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Bernini Gian Lorenzo

(Naples 1598 - Rome 1680)

This Truth was executed by the artist for himself in a difficult period of his career, which culminated in the demolition of one of the belltowers he had designed for St Peter’s Basilica and the election of Innocent X to the papal throne in 1644, who preferred Francesco Borromini to him as lead architect. Depicted as a naked, smiling girl, Truth sits on a large rock holding the sun in her right hand and resting her left leg on the Earth, in line with an iconography that Cesare Ripa had already established in his famous Iconologia (1600).

The work was meant to form part of a sculpture group representing the allegory of Truth Revealed by Time, which was never finished. When the artist died, the large block of marble intended for the execution of Time in flight, the revealer of Truth, was sold by his heirs.

Numerous autograph drawings for the sculptural group are known. In the figure of Truth one can recognize similarities with the unfinished Allegory of Virtue by Correggio (Antonio Allegri), held at the Galleria Doria Pamphilj in Rome.

Object details

Carrara marble
height cm 280

Gian Lorenzo Bernini, 1646; subsequently Bernini’s heirs; Galleria Borghese storerooms, 1924; purchased by Italian state, 1958.

  • 1998 - Roma, Galleria Borghese
  • 2008 - Roma, Galleria Borghese
  • 2017-2018 - Roma, Galleria Borghese
Conservation and Diagnostic
  • 1997 - ABACUS s.n.c. di Naldoni N. e Tautschnig G.
  • 1997 - "Il Cenacolo" s.r.l. (diagnostics)


When he sculpted this Truth between 1646 and 1652, Gian Lorenzo Bernini was experiencing a difficult period of his career. Pope Urban VIII had entrusted him with a difficult technical and structural challenge, namely to finish the two bell towers on the sides of St Peter’s Basilica, which Carlo Maderno had begun. Bernini’s project did not meet with success, with the result that the pope ordered the first of the two towers to be disassembled. Later, Innocent X, who came to the papal throne in 1644, not only shelved the project for good but engaged Francesco Borromini to replace Bernini as lead architect.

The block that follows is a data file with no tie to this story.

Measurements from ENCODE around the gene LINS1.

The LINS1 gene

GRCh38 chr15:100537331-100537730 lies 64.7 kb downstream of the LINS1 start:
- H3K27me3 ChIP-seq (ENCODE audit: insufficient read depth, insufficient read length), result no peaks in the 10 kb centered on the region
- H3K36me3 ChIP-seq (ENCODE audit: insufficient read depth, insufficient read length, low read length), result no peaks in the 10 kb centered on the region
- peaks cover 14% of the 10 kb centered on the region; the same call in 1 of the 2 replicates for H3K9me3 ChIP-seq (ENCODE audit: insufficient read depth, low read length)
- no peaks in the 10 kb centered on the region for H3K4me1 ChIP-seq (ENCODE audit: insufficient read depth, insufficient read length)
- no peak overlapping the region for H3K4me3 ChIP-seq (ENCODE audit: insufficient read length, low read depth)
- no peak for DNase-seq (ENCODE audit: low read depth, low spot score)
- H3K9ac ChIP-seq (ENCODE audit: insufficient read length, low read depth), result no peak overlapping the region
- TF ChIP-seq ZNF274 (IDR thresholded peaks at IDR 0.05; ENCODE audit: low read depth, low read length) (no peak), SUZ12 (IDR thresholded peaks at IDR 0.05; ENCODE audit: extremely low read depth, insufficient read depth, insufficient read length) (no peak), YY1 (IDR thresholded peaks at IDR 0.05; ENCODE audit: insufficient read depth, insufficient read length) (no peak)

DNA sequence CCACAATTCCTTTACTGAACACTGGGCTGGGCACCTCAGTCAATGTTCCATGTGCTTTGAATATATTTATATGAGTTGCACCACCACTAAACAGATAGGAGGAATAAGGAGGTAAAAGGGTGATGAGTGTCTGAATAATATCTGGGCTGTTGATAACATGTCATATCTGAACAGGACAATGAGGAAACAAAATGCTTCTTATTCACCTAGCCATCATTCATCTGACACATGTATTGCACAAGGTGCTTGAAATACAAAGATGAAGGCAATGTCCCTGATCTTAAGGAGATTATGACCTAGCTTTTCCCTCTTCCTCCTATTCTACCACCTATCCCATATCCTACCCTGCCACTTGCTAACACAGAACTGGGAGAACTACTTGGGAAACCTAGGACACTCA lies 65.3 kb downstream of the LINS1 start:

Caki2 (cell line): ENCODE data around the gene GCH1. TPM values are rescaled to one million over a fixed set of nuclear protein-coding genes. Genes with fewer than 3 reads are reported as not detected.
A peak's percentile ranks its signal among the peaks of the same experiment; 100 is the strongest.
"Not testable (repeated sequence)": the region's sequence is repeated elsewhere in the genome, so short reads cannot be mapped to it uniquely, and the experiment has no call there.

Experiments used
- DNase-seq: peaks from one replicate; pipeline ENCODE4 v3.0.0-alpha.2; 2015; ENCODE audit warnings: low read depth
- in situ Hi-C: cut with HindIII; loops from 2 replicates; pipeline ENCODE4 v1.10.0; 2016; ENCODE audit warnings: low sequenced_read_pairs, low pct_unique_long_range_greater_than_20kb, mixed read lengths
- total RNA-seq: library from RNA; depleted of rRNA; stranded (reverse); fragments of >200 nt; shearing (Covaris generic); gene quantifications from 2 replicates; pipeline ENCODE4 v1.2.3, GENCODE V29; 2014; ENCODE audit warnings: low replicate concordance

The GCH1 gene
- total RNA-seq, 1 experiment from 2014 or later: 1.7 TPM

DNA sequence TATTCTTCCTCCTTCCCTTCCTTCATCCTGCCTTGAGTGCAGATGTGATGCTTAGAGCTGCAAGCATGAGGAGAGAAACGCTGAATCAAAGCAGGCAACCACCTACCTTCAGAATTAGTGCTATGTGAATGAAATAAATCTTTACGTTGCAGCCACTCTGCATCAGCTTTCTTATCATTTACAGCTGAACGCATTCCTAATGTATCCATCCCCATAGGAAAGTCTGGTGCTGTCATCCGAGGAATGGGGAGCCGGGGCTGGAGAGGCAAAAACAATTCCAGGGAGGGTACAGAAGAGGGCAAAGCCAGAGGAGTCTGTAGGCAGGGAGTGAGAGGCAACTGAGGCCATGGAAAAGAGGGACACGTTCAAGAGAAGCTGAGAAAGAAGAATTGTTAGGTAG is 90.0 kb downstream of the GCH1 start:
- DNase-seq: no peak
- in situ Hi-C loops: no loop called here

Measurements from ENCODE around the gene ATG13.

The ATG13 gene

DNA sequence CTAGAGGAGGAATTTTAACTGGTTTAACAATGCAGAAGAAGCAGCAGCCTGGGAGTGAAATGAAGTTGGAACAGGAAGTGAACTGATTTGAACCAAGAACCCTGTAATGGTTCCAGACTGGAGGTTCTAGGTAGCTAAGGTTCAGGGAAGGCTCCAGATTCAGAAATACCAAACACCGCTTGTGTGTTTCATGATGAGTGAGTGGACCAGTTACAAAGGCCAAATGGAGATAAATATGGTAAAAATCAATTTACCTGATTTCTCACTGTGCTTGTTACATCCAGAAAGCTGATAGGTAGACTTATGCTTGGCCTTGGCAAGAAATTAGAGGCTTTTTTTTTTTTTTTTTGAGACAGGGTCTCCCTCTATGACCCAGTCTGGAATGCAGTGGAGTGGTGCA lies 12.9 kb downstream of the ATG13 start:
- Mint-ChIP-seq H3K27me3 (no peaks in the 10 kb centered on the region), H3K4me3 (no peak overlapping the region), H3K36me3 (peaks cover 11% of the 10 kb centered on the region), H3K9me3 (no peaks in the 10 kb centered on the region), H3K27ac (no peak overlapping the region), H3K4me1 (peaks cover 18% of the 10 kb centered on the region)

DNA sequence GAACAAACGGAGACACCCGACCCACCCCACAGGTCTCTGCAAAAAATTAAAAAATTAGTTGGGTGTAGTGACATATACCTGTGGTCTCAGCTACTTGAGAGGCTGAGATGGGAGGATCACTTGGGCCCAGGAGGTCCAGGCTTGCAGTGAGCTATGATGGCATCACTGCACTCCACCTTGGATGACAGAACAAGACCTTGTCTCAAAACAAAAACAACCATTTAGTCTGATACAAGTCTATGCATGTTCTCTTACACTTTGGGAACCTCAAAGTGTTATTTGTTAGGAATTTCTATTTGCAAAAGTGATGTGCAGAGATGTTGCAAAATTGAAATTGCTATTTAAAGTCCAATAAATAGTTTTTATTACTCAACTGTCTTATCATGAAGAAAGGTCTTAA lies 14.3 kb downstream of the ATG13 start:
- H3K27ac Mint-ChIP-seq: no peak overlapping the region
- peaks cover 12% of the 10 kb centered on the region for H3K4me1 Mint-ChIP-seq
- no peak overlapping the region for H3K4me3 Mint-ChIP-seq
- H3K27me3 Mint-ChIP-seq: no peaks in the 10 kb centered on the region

The sculpture group of Truth Revealed by Time, then, was intended to signify Bernini’s comeback in light of the affronts he received and the tarnishing of his reputation. The second figure meant to complete the group was never realised. After only two years, Bernini was once again in the good graces of the Curia; overwhelmed with commissions, he was not able to continue the work. Upon his death, the great block of marble purchased to sculpt the figure of Time was sold by his heirs. Regarding the completed statue of Truth, Bernini created a fideicommissum stipulating that the work would be passed down to his firstborn male heirs, who were not permitted to sell it.

The sculpture thus came to signify personal redemption and hope for the future rehabilitation of Bernini’s standing. Indeed, the sculptor wished it to become a symbol for the moral guidance of his descendants: time eventually brings justice for past wrongs. Initially conserved at the family residence in Via della Mercede, it was transferred to that in Via del Corso in 1858. Here it remained until 1924, when Bernini’s heirs had it placed in the care of the Galleria Borghese, which purchased the work in 1957 (Bernardini 2015, pp. 35-6).

Naked and wearing a smiling expression, the girl sits on a large rock; a drape covers her genitalia while protecting her body from direct contact with the stone. Her pose is both gracious and dynamic, with her open gaze directed upwards. In her right hand she holds a solar disk with a human face, symbol of the power of truth to shed light on things. Her left leg rests on the Earth, in accordance with the well-known iconography canonised by Cesare Ripa’s Iconologia (1603). The personification of Time was intended to be suspended in the air, supported by the ruins of columns, obelisks and mausoleums, in allusion to the ephemerality of earthly objects and to the definition of her role as discoverer of truth.

The skin of Truth was smoothed and polished with abrasive materials on nearly the entire surface to create the impression that she herself emitted light. Restoration operations conducted in 1997 revealed substantial traces of charcoal pencil drawn by Bernini directly on the stone to indicate the paths to be followed with the chisel (Herrmann Fiore, in Gian Lorenzo Bernini, 1999, p. 30). Traces of the tools used by the artist remain on parts of the sculpture with different degrees of completion, such as the drape, the rock and the globe.

A number of autograph drawings relative to the sculpture group are known (held at the Museum der Bildende Künste in Leipzig and the Louvre in Paris), which attest to different phases of the project. The studies show that both the inclination of the figure of Truth and the surface on which she sits were changed and that Bernini had considered incorporating a larger globe. In addition, the drawings reveal the contours of Time, bearded and holding a sickle. Several terracotta models of the work are likewise extant, some of which have been attributed to Bernini (Russo, in Bernini in Vaticano, 1981, pp. 121-2).

Critics have seen similarities between the figure of Truth and the unfinished Allegory of Virtue by Correggio (Antonio Allegri), held today at the Galleria Doria Pamphilj in Rome (De Marchi, in Correggio e l'antico, 2008, pp. 126-129).

Sonja Felici

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